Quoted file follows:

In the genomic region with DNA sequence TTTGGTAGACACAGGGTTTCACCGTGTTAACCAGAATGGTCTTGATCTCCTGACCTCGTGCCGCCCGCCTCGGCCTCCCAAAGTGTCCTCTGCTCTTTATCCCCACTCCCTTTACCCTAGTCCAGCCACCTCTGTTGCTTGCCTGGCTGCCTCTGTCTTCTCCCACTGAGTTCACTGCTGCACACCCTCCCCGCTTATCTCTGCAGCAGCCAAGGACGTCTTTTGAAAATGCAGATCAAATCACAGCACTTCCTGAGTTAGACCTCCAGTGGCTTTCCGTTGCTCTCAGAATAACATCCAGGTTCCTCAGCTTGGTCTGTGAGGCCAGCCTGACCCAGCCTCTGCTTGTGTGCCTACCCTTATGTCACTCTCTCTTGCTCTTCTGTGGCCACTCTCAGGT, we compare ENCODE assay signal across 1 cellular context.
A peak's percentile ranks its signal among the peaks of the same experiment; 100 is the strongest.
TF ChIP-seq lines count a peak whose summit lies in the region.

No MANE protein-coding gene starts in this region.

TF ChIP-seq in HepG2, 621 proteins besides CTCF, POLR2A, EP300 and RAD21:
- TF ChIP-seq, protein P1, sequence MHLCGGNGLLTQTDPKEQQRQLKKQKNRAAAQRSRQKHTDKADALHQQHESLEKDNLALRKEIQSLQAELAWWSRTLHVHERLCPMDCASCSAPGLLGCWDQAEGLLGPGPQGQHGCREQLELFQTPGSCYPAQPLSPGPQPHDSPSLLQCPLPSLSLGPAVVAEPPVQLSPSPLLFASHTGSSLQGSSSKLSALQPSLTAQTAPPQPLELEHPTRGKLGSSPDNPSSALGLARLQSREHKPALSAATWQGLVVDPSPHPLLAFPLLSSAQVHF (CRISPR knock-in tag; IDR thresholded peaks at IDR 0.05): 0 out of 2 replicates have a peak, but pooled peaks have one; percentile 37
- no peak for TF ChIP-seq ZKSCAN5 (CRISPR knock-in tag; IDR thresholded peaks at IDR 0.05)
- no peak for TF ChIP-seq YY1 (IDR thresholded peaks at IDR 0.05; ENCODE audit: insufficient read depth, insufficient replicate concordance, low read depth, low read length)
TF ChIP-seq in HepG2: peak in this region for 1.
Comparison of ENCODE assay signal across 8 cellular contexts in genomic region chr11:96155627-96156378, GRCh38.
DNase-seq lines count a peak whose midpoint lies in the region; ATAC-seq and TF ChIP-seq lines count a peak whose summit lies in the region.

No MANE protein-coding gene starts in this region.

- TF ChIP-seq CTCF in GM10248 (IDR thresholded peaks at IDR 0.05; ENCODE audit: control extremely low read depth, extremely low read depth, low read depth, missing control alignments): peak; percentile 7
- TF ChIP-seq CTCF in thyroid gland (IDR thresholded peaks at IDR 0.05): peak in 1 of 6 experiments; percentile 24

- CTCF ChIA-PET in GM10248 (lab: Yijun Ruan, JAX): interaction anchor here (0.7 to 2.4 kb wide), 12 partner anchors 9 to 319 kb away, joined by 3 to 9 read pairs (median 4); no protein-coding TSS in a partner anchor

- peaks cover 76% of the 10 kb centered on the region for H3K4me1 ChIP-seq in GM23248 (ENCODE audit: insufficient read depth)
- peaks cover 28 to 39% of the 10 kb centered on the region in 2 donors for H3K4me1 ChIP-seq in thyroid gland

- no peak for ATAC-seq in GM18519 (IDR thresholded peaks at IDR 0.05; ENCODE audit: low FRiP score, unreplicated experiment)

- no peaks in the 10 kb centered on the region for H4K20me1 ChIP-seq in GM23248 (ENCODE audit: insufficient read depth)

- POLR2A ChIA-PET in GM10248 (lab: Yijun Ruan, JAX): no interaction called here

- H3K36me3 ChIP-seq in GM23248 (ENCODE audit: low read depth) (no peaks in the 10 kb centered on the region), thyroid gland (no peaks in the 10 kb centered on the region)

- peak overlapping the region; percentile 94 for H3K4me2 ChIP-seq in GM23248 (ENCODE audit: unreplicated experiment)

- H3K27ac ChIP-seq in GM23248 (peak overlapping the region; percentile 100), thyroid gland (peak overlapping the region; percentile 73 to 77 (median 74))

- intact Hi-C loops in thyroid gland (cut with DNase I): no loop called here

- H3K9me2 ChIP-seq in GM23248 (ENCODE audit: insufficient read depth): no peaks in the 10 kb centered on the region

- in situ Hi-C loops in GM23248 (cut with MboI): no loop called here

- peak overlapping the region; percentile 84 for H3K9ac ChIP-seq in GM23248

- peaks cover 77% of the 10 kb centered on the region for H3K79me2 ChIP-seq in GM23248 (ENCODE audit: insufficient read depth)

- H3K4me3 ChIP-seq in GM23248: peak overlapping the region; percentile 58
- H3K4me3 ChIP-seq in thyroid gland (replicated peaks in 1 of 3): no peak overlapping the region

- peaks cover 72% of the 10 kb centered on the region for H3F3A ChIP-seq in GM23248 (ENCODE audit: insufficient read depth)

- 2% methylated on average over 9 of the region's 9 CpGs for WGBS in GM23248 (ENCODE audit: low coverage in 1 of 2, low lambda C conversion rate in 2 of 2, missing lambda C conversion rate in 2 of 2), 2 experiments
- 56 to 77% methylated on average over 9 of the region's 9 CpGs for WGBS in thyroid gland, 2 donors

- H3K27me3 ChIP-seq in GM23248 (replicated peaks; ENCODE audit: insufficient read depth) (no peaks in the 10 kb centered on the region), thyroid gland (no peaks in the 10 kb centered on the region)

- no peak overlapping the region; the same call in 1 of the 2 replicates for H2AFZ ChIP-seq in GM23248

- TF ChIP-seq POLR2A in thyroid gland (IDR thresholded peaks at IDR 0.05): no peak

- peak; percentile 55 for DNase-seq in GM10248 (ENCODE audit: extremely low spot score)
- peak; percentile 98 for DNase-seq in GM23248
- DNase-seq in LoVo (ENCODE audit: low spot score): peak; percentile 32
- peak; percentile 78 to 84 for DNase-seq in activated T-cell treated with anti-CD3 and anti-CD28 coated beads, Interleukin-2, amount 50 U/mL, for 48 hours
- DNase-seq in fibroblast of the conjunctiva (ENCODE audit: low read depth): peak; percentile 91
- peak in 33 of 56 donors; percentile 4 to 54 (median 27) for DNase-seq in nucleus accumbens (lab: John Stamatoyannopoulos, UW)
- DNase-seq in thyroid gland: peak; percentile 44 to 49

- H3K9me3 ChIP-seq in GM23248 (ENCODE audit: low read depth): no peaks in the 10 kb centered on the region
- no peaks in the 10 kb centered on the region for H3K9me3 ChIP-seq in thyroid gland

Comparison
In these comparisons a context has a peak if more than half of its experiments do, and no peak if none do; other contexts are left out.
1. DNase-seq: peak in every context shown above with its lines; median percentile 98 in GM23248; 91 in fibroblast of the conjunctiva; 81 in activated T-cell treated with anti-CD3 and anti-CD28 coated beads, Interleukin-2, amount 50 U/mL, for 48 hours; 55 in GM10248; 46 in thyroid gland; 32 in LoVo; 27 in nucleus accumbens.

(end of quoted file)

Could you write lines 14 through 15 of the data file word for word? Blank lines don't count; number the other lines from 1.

- TF ChIP-seq CTCF in thyroid gland (IDR thresholded peaks at IDR 0.05): peak in 1 of 6 experiments; percentile 24

- CTCF ChIA-PET in GM10248 (lab: Yijun Ruan, JAX): interaction anchor here (0.7 to 2.4 kb wide), 12 partner anchors 9 to 319 kb away, joined by 3 to 9 read pairs (median 4); no protein-coding TSS in a partner anchor